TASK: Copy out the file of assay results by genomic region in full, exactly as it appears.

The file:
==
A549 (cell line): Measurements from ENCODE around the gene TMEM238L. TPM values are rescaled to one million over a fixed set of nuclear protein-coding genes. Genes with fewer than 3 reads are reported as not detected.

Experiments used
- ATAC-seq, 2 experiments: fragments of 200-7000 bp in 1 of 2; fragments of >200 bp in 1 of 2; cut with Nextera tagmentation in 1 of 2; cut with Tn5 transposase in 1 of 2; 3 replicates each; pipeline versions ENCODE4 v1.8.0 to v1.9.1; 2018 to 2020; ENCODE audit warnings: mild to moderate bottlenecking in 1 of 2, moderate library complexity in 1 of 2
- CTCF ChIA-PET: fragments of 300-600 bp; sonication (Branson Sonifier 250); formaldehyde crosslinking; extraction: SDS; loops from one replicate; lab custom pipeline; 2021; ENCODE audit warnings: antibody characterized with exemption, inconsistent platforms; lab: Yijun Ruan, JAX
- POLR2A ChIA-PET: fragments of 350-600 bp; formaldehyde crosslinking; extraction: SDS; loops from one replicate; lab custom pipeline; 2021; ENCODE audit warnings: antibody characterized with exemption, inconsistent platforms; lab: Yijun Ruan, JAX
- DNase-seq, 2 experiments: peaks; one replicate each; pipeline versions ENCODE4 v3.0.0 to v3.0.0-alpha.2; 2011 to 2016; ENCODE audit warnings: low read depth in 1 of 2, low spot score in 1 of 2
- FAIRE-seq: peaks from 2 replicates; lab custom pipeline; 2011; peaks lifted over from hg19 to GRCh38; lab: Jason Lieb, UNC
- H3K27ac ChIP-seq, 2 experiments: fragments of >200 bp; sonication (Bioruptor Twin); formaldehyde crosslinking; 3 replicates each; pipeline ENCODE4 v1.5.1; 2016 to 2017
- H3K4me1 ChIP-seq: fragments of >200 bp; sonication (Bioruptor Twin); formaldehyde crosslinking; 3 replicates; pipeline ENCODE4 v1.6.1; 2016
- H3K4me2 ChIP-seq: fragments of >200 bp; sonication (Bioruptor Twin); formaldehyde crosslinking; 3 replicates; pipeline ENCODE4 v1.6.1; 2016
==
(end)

A549 (cell line): Measurements from ENCODE around the gene TMEM238L. TPM values are rescaled to one million over a fixed set of nuclear protein-coding genes. Genes with fewer than 3 reads are reported as not detected.

Experiments used
- ATAC-seq, 2 experiments: fragments of 200-7000 bp in 1 of 2; fragments of >200 bp in 1 of 2; cut with Nextera tagmentation in 1 of 2; cut with Tn5 transposase in 1 of 2; 3 replicates each; pipeline versions ENCODE4 v1.8.0 to v1.9.1; 2018 to 2020; ENCODE audit warnings: mild to moderate bottlenecking in 1 of 2, moderate library complexity in 1 of 2
- CTCF ChIA-PET: fragments of 300-600 bp; sonication (Branson Sonifier 250); formaldehyde crosslinking; extraction: SDS; loops from one replicate; lab custom pipeline; 2021; ENCODE audit warnings: antibody characterized with exemption, inconsistent platforms; lab: Yijun Ruan, JAX
- POLR2A ChIA-PET: fragments of 350-600 bp; formaldehyde crosslinking; extraction: SDS; loops from one replicate; lab custom pipeline; 2021; ENCODE audit warnings: antibody characterized with exemption, inconsistent platforms; lab: Yijun Ruan, JAX
- DNase-seq, 2 experiments: peaks; one replicate each; pipeline versions ENCODE4 v3.0.0 to v3.0.0-alpha.2; 2011 to 2016; ENCODE audit warnings: low read depth in 1 of 2, low spot score in 1 of 2
- FAIRE-seq: peaks from 2 replicates; lab custom pipeline; 2011; peaks lifted over from hg19 to GRCh38; lab: Jason Lieb, UNC
- H3K27ac ChIP-seq, 2 experiments: fragments of >200 bp; sonication (Bioruptor Twin); formaldehyde crosslinking; 3 replicates each; pipeline ENCODE4 v1.5.1; 2016 to 2017
- H3K4me1 ChIP-seq: fragments of >200 bp; sonication (Bioruptor Twin); formaldehyde crosslinking; 3 replicates; pipeline ENCODE4 v1.6.1; 2016
- H3K4me2 ChIP-seq: fragments of >200 bp; sonication (Bioruptor Twin); formaldehyde crosslinking; 3 replicates; pipeline ENCODE4 v1.6.1; 2016